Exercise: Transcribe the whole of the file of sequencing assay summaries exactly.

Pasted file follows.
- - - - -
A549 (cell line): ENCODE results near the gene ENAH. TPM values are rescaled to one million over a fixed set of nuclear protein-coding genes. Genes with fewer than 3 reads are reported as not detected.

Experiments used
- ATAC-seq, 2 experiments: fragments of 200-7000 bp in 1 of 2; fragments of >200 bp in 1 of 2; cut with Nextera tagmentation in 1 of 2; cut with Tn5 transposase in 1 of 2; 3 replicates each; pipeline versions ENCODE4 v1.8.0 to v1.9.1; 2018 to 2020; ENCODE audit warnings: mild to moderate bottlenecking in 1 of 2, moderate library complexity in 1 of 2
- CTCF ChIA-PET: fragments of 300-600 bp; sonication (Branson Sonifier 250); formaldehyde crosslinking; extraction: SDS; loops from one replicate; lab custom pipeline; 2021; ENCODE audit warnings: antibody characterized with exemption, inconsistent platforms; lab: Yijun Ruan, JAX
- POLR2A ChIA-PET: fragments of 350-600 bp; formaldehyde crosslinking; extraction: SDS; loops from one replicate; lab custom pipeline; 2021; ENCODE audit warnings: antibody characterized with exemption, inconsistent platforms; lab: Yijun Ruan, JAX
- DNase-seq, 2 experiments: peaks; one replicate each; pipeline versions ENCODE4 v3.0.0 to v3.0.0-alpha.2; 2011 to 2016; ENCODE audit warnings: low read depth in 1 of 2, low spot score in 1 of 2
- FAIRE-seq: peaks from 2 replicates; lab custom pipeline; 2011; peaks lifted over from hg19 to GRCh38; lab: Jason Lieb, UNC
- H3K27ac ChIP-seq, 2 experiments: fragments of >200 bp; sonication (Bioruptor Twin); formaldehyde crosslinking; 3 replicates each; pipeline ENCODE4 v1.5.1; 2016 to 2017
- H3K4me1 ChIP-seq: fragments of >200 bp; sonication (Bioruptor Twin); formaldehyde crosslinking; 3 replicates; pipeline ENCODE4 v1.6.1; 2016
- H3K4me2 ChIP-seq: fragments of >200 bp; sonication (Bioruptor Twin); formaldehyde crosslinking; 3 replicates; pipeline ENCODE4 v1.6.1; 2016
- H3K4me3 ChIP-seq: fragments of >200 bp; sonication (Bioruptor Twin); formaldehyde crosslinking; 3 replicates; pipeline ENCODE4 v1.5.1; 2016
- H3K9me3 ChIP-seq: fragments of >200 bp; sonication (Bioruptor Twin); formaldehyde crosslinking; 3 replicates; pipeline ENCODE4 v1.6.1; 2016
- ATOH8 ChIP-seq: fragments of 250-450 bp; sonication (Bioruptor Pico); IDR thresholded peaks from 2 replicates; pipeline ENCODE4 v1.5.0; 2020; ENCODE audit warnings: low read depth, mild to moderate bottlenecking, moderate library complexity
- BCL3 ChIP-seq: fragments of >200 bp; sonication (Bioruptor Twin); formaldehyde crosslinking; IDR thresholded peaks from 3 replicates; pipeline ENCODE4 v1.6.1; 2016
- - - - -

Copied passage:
A549 (cell line): ENCODE results near the gene ENAH. TPM values are rescaled to one million over a fixed set of nuclear protein-coding genes. Genes with fewer than 3 reads are reported as not detected.

Experiments used
- ATAC-seq, 2 experiments: fragments of 200-7000 bp in 1 of 2; fragments of >200 bp in 1 of 2; cut with Nextera tagmentation in 1 of 2; cut with Tn5 transposase in 1 of 2; 3 replicates each; pipeline versions ENCODE4 v1.8.0 to v1.9.1; 2018 to 2020; ENCODE audit warnings: mild to moderate bottlenecking in 1 of 2, moderate library complexity in 1 of 2
- CTCF ChIA-PET: fragments of 300-600 bp; sonication (Branson Sonifier 250); formaldehyde crosslinking; extraction: SDS; loops from one replicate; lab custom pipeline; 2021; ENCODE audit warnings: antibody characterized with exemption, inconsistent platforms; lab: Yijun Ruan, JAX
- POLR2A ChIA-PET: fragments of 350-600 bp; formaldehyde crosslinking; extraction: SDS; loops from one replicate; lab custom pipeline; 2021; ENCODE audit warnings: antibody characterized with exemption, inconsistent platforms; lab: Yijun Ruan, JAX
- DNase-seq, 2 experiments: peaks; one replicate each; pipeline versions ENCODE4 v3.0.0 to v3.0.0-alpha.2; 2011 to 2016; ENCODE audit warnings: low read depth in 1 of 2, low spot score in 1 of 2
- FAIRE-seq: peaks from 2 replicates; lab custom pipeline; 2011; peaks lifted over from hg19 to GRCh38; lab: Jason Lieb, UNC
- H3K27ac ChIP-seq, 2 experiments: fragments of >200 bp; sonication (Bioruptor Twin); formaldehyde crosslinking; 3 replicates each; pipeline ENCODE4 v1.5.1; 2016 to 2017
- H3K4me1 ChIP-seq: fragments of >200 bp; sonication (Bioruptor Twin); formaldehyde crosslinking; 3 replicates; pipeline ENCODE4 v1.6.1; 2016
- H3K4me2 ChIP-seq: fragments of >200 bp; sonication (Bioruptor Twin); formaldehyde crosslinking; 3 replicates; pipeline ENCODE4 v1.6.1; 2016
- H3K4me3 ChIP-seq: fragments of >200 bp; sonication (Bioruptor Twin); formaldehyde crosslinking; 3 replicates; pipeline ENCODE4 v1.5.1; 2016
- H3K9me3 ChIP-seq: fragments of >200 bp; sonication (Bioruptor Twin); formaldehyde crosslinking; 3 replicates; pipeline ENCODE4 v1.6.1; 2016
- ATOH8 ChIP-seq: fragments of 250-450 bp; sonication (Bioruptor Pico); IDR thresholded peaks from 2 replicates; pipeline ENCODE4 v1.5.0; 2020; ENCODE audit warnings: low read depth, mild to moderate bottlenecking, moderate library complexity
- BCL3 ChIP-seq: fragments of >200 bp; sonication (Bioruptor Twin); formaldehyde crosslinking; IDR thresholded peaks from 3 replicates; pipeline ENCODE4 v1.6.1; 2016